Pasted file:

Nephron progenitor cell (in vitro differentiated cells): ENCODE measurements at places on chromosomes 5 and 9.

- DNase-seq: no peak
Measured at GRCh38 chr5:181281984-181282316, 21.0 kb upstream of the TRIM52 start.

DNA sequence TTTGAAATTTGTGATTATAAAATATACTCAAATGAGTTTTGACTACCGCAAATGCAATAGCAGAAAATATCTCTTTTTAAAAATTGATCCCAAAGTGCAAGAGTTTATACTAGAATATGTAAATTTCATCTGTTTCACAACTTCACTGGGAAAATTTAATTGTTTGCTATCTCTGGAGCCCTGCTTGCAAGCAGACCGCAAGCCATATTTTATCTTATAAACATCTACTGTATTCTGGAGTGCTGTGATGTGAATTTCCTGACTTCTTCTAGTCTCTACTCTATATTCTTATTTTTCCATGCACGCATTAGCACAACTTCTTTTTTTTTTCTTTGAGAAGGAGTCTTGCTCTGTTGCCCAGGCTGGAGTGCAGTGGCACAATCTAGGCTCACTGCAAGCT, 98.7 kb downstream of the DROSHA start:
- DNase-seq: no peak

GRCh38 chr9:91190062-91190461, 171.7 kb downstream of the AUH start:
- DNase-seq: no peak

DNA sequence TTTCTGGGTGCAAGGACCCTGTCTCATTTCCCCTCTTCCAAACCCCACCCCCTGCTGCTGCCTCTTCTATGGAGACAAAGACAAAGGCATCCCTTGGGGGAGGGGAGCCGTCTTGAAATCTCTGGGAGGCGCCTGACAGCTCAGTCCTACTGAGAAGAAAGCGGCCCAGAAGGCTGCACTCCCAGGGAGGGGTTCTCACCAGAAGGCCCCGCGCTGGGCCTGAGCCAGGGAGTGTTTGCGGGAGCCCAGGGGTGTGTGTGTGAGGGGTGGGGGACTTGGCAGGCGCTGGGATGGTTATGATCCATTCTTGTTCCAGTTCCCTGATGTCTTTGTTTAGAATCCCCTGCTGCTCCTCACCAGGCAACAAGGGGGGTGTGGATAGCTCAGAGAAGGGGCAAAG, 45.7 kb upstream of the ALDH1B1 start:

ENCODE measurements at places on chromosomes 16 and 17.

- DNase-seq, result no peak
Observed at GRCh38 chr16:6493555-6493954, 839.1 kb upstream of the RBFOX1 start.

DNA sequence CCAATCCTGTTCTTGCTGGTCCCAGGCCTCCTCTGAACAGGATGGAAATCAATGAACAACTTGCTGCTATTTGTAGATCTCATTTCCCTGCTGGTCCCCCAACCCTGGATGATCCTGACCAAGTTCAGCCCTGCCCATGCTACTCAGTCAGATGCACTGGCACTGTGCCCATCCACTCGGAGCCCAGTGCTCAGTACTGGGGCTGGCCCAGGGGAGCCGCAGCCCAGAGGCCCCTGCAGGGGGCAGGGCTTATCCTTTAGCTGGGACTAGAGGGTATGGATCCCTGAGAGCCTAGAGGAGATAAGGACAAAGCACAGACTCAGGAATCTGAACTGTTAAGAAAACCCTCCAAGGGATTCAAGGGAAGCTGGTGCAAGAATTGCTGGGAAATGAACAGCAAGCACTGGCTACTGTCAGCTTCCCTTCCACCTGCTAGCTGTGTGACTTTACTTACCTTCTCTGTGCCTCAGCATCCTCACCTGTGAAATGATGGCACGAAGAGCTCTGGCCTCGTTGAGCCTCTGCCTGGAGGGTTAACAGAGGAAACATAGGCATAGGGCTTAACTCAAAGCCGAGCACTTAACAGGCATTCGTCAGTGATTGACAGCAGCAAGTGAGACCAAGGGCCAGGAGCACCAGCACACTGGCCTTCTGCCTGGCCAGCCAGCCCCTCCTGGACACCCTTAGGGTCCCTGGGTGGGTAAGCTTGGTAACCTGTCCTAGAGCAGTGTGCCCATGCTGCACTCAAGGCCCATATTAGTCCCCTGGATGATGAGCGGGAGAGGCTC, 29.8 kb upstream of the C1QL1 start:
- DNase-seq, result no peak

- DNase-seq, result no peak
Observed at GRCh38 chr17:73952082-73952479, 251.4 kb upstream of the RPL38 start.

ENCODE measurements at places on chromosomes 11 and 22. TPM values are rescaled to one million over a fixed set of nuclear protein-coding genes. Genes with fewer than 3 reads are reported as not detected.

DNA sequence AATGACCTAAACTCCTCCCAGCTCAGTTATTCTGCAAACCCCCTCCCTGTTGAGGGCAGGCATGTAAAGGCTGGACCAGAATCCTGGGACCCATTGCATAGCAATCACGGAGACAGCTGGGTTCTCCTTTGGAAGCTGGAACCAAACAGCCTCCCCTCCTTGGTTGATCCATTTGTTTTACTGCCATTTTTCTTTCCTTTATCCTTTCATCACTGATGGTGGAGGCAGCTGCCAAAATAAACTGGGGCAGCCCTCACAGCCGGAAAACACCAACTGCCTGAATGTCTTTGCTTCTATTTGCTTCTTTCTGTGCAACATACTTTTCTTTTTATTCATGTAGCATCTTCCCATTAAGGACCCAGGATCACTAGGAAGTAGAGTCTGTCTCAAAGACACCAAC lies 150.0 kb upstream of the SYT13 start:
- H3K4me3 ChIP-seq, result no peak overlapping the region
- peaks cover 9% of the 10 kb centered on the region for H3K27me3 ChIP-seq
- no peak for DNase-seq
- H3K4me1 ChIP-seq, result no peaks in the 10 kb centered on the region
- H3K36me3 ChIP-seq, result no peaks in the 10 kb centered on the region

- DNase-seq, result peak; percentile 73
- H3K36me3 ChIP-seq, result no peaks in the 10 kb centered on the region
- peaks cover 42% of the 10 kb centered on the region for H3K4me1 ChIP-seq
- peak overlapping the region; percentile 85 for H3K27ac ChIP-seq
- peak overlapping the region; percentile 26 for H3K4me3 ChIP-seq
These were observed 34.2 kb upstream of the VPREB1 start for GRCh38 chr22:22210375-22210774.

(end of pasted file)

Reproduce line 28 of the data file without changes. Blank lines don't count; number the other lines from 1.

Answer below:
These were observed 34.2 kb upstream of the VPREB1 start for GRCh38 chr22:22210375-22210774.